One more Hawaii post, then it’s back to our regularly scheduled programming.
On our last full day on the island we drove up the Saddle Road to Mauna Kea, which was very cool. We got to see a silver sword plant, saw a truly great warning sign, and used what was possibly the worst bathroom on the island (in Mauna Kea State park – consider yourself warned). We just went as far as the Mauna Kea Observatories visitor’s center at 9000 feet elevation – the road up to the summit looked kinda nasty. Besides, it was time for lunch.
When we came down we went straight into Waimea for lunch, at the Hawaiian Style Cafe. This was our chance to experience a real plate lunch. The menu at this place has it all: plate lunch, loco moco, pancakes substantially bigger than your head, spam, sausages, eggs, oxtail stew…I considered getting a basic loco moco (rice, two hamburger patties, eggs, gravy) but decided that it might actually kill me, so I went with plate lunch, which I figured had a half-and-half chance of killing me.
In our B&B on Mount Hualalai, we were woken by birdsong each morning at 6 am sharp. No roosters this time, but when we went out on the lanai to look over the garden we saw a number of kalij pheasants, a flock of wild turkeys and a number of small black pigs. Breakfasts were out on the main lanai, served with plenty of homegrown Kona coffee, and each of them was wonderful – macadamia nut pancakes, French toast with cinnamon apples, omelets, fresh papaya and bananas…good stuff.
One day, after an exciting kayaking adventure in which one of our lame plastic tourist kayaks filled with water and nearly sank off the Captain Cook monument in Kealakekua Bay, we made our way south to the Coffee Shack for a much-needed lunch. It’s another one of those unlikely-looking spots, a small weathered building clinging to the side of a cliff. The tables on the open porch were all full, so we took a table in the enclosed porch in the back. If not for the vog, the view would have been stupendous – as it was, we could still look straight down the mountainside to the bay. Continue reading
One last soak in our beloved tub and we headed out of Volcano down to Hilo. The sun was shining brilliantly as we came into town, and we decided to try to find the Mehana Brewery, since my driving guide said they had a gift shop (we try to buy a pint glass for any brewery we visit) and after a certain amount of wandering through the Hilo industrial area we found it. No brewpub, just a big warehouse full of brewing equipment, and a tiny gift shop hidden away in the corner. It was only 10 am, but the extremely nice older Asian lady running the place insisted we taste a few of their beers. Twist our arms…
Afterwards we headed into downtown Hilo, parked and walked around a bit. It’s not very glamorous, but there were some nice galleries and cool-looking snack shops, plus we found the famed Hilo Farmer’s Market – it was an off day, but there were still a dozen vendors selling papaya, flowers, jewelry, bananas, all kinds of things. I wish we could have seen it on a regular market day.
Before we left town I decided I needed an ice cream. Our guidebook directed us to an unlikely-looking counter inside a decrepit empty building, where we got a scoop of fantastically good Tropical Dreams white chocolate-ginger ice cream. While we were doing that, it started to rain. Really hard. Then it stopped. Then it rained again…welcome to Hilo, I guess!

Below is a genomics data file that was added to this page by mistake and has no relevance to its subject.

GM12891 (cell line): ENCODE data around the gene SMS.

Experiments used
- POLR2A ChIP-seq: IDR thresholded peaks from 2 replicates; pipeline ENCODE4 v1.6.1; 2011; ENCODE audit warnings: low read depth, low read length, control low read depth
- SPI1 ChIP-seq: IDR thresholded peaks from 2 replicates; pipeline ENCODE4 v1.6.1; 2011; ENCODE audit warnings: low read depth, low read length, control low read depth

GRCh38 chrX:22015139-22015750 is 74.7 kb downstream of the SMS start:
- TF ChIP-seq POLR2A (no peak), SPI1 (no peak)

We drove out of town in another blinding downpour, and turned onto a short “scenic drive” stretch of the Old Mamalahoa Highway. Continue reading
On our first full day in Hawaii, we woke up early to birdsong. Actually, it was a rooster crowing at 3 am, but eventually all the little tropical birds started up as well. We made ourselves breakfast from the little cooler in the cabin – granola, boiled eggs and Kona coffee – and got ourselves out to the volcano!
Our timing for this trip was great, since Kilauea just had its first explosion in over 80 years a week or two ago, and was putting out a lovely cloud of ash and sulfur. Unfortunately, that meant that Crater Rim Drive was closed around half of the caldera, but we still got a pretty good view. We admired the ash cloud and the steaming bluffs, then hiked down into the crater of Kilauea Iki, which was a fantastic lava fountain in 1959 but is now a gently steaming valley full of cracks and rubble. Continue reading
We finally made it to the Big Island of Hawaii (and back)! This was the first time on Hawaii for both of us, and the trip had one primary purpose: to see the volcano. Food was sort of secondary, for a change, but we still hunted out some good eats. We spent the first two nights in Volcano Village, then the rest of the week in Kailua Kona.
Of course, on a trip involving airplanes, the first food you’re likely to see isn’t necessarily the most inspiring. Hawaiian Airlines might be one of the last companies to actually feed you, but that doesn’t mean you need to be happy about it. We actually prepared with that in mind, and fixed ourselves bags of nuts, dried fruit and wasabi peas, but then it turned out that someone on our flight was horribly allergic to tree nuts and we couldn’t even open our bag. Thank goodness for wasabi peas. The beef enchiladas weren’t quite as bad as they looked, either (of course, that ain’t saying much).
The flight from Honolulu to Kona was thankfully short. The flight attendants barely had time to throw little sealed containers of guava-passionfruit juice at the customers before we landed. I hate guava and passionfruit about equally, so I drank water from the drinking fountain in the Honolulu airport. Yum. Continue reading